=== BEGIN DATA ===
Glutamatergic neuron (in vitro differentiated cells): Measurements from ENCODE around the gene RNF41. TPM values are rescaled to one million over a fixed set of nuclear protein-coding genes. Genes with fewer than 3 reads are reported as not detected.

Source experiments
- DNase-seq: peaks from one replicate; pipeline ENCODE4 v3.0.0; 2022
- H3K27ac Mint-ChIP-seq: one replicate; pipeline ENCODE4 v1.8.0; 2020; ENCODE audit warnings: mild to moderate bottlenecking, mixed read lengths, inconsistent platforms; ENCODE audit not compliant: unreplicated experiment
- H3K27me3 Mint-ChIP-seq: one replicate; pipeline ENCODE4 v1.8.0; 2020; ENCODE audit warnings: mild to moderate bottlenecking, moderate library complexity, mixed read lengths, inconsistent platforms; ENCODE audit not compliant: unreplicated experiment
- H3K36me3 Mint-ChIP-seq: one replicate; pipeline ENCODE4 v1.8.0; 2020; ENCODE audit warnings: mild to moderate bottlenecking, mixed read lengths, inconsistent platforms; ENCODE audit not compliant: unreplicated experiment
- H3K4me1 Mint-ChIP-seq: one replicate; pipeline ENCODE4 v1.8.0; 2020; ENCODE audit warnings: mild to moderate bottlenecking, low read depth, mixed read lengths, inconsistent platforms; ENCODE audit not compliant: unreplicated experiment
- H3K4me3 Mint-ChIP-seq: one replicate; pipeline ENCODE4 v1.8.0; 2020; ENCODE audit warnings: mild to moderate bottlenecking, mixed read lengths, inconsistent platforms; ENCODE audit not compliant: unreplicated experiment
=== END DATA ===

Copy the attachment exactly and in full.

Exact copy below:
Glutamatergic neuron (in vitro differentiated cells): Measurements from ENCODE around the gene RNF41. TPM values are rescaled to one million over a fixed set of nuclear protein-coding genes. Genes with fewer than 3 reads are reported as not detected.

Source experiments
- DNase-seq: peaks from one replicate; pipeline ENCODE4 v3.0.0; 2022
- H3K27ac Mint-ChIP-seq: one replicate; pipeline ENCODE4 v1.8.0; 2020; ENCODE audit warnings: mild to moderate bottlenecking, mixed read lengths, inconsistent platforms; ENCODE audit not compliant: unreplicated experiment
- H3K27me3 Mint-ChIP-seq: one replicate; pipeline ENCODE4 v1.8.0; 2020; ENCODE audit warnings: mild to moderate bottlenecking, moderate library complexity, mixed read lengths, inconsistent platforms; ENCODE audit not compliant: unreplicated experiment
- H3K36me3 Mint-ChIP-seq: one replicate; pipeline ENCODE4 v1.8.0; 2020; ENCODE audit warnings: mild to moderate bottlenecking, mixed read lengths, inconsistent platforms; ENCODE audit not compliant: unreplicated experiment
- H3K4me1 Mint-ChIP-seq: one replicate; pipeline ENCODE4 v1.8.0; 2020; ENCODE audit warnings: mild to moderate bottlenecking, low read depth, mixed read lengths, inconsistent platforms; ENCODE audit not compliant: unreplicated experiment
- H3K4me3 Mint-ChIP-seq: one replicate; pipeline ENCODE4 v1.8.0; 2020; ENCODE audit warnings: mild to moderate bottlenecking, mixed read lengths, inconsistent platforms; ENCODE audit not compliant: unreplicated experiment